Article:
All short-term rental properties in Wales may soon have to be registered and licensed.
The Welsh government plans to set up a register of all visitor accommodation in the country. To start with, this would include details of who is operating accommodation, where it is, and the type of property. It would also cover all types of visitor accommodation, including hotel rooms and B&Bs as well as self-contained short-term rental properties.
But politicians don’t intend to stop there. Once the register is in place, the Senedd wants to introduce a licensing scheme with mandatory safety standards.
According to Dawn Bowden, Deputy Minister for Arts, Sport and Tourism, the objective is to bring the standards for short-term lets into line with those used in the regular private rented sector.
Landlords have been switching to short-term lets in pursuit of higher returns and less strict regulations. It remains to be seen if tightening up short-term let rules will encourage landlords to invest in longer-term rentals again or get out of property investment completely.
What next for short-term rentals in Wales?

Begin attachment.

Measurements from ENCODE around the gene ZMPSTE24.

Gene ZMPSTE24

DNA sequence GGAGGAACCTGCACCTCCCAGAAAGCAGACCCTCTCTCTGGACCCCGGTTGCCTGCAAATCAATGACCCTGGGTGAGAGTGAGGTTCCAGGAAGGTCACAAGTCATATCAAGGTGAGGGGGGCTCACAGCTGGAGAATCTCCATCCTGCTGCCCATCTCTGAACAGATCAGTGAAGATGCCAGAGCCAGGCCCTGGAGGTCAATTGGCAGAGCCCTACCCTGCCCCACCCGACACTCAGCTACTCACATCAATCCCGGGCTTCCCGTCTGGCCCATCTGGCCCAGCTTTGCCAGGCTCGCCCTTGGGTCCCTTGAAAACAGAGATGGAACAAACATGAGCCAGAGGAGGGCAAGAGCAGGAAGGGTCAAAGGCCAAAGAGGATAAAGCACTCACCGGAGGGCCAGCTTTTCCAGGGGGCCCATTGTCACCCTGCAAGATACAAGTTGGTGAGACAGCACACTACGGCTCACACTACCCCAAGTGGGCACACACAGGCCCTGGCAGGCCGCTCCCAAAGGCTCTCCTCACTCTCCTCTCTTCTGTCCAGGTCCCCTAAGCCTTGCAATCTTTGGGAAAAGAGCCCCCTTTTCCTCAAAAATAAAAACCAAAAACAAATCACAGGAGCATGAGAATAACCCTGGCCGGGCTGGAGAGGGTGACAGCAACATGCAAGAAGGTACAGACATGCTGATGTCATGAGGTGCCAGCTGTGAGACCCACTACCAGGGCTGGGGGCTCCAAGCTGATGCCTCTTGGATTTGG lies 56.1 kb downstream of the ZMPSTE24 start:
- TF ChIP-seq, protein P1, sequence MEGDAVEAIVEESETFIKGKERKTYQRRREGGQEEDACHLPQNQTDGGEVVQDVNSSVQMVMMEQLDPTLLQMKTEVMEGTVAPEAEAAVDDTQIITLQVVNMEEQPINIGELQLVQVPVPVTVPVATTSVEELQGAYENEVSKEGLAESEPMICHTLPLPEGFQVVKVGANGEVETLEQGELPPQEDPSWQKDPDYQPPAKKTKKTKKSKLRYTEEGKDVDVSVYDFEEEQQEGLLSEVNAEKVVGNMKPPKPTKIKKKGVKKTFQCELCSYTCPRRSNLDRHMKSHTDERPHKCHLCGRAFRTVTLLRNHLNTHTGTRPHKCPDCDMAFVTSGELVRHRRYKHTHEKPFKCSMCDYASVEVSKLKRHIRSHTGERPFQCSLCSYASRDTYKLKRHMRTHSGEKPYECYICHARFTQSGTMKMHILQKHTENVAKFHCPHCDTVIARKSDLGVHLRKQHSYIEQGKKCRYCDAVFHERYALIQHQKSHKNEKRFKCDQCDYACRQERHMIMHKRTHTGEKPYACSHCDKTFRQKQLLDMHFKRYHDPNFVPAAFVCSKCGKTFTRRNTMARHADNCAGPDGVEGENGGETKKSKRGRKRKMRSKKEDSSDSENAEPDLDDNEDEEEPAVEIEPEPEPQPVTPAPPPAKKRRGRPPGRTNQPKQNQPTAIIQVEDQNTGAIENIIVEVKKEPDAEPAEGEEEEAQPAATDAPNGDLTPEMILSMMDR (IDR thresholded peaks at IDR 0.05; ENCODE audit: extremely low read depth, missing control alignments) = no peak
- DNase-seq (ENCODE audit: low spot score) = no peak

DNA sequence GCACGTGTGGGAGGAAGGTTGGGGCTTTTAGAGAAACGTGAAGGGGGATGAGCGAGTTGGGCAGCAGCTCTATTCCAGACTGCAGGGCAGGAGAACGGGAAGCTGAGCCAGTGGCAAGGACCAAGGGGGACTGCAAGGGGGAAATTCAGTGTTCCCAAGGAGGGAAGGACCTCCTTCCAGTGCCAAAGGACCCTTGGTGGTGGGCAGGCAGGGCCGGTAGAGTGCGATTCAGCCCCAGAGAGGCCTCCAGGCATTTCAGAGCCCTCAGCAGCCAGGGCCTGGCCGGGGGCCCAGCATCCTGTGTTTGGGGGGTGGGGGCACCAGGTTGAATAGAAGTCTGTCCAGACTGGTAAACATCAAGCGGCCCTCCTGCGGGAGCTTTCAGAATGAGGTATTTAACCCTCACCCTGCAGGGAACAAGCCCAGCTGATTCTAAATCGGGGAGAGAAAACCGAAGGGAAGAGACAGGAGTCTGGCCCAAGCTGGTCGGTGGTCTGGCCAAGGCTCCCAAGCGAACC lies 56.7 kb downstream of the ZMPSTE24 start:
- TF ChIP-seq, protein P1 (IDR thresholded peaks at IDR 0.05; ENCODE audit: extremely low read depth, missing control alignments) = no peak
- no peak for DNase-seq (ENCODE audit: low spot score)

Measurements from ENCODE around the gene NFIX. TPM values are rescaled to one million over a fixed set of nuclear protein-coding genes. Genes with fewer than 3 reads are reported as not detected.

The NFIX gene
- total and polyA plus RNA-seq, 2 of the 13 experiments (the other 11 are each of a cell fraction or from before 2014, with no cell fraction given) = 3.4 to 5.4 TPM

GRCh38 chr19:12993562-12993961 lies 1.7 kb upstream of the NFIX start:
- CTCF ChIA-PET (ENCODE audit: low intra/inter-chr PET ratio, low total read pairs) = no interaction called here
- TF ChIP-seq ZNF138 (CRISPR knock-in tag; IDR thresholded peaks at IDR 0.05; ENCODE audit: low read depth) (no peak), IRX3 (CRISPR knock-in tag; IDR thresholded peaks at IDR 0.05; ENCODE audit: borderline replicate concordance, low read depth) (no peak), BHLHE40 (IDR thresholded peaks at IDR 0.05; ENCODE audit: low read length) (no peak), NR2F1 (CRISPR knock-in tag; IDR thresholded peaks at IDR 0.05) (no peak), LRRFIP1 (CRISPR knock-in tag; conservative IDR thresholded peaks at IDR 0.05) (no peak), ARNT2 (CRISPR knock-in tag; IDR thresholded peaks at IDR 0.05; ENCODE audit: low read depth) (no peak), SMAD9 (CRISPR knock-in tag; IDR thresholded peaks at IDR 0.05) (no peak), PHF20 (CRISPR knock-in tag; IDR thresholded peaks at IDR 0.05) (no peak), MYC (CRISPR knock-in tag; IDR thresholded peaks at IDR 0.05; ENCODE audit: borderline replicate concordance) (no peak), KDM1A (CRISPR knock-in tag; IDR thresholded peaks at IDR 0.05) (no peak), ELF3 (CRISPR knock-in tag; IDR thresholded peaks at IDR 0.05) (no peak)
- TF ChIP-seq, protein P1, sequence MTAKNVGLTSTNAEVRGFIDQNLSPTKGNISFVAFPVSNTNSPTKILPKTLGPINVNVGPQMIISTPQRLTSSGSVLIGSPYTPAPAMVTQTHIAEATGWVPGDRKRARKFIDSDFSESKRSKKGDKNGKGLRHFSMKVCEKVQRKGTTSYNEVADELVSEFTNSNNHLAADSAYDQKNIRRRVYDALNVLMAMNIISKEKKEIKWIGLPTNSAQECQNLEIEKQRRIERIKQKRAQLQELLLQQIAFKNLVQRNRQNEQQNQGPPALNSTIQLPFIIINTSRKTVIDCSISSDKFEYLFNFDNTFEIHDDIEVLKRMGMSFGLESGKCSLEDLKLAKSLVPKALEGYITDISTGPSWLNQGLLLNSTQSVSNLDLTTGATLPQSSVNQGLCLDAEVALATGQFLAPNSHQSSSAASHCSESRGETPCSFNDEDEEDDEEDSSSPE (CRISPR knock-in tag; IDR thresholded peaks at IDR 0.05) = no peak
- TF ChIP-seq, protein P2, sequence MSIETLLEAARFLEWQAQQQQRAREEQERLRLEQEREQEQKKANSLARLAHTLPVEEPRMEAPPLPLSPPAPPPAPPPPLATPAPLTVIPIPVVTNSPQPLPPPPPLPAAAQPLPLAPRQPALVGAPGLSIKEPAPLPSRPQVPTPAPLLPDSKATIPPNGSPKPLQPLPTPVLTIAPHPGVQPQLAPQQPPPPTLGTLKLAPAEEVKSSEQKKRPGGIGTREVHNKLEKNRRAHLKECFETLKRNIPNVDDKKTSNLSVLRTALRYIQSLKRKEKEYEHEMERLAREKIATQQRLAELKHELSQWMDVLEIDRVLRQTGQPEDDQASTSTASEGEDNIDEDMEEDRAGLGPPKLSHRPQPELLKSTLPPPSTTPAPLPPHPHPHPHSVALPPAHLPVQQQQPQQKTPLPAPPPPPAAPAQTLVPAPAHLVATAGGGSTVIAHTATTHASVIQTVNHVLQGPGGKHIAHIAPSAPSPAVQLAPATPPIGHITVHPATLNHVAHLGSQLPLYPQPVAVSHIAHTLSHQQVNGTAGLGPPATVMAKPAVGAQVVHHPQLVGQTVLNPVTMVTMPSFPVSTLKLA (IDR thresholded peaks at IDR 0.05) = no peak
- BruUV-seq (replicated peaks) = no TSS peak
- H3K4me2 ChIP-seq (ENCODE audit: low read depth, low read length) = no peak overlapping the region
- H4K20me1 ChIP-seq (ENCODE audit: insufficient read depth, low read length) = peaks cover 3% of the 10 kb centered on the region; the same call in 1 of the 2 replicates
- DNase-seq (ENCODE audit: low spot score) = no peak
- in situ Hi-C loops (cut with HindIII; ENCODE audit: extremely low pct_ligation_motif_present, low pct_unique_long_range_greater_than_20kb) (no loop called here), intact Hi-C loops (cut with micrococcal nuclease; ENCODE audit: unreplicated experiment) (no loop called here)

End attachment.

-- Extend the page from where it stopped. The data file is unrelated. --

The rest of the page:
As part of the Welsh government’s Co-operation Agreement with the Plaid Cymru party, they are also committed to “address the negative impact second homes and short-term holiday lets can have on the availability and affordability of housing for local people in communities”.
The government has already published a survey on the impact of tourism in Wales, in which 59% of respondents said that they had “some” or “a lot of” tourism in their area. While those surveyed agreed that tourism was good for local economies, they also reported increased difficulties in finding affordable housing, parking, as well as experiencing excess litter.
The plans for a new register are part of a trend towards tougher short-term rental rules. In 2022, the Welsh government increased the number of days per year that second homes would have to be let out as holiday lets to be exempt from council tax.
Local authorities were also given new powers to set higher council tax premiums on second homes and to require planning permission to change houses into holiday lets or second homes. So far, no local authority has brought in planning permission for second homes, but Gwynedd – home to around 20% of all holiday homes in Wales – is considering it.
Other Welsh housing headlines
Wales safeguards social housebuilding budget – Inside Housing
House prices fall by 1.9% in Wales – Nation.Cymru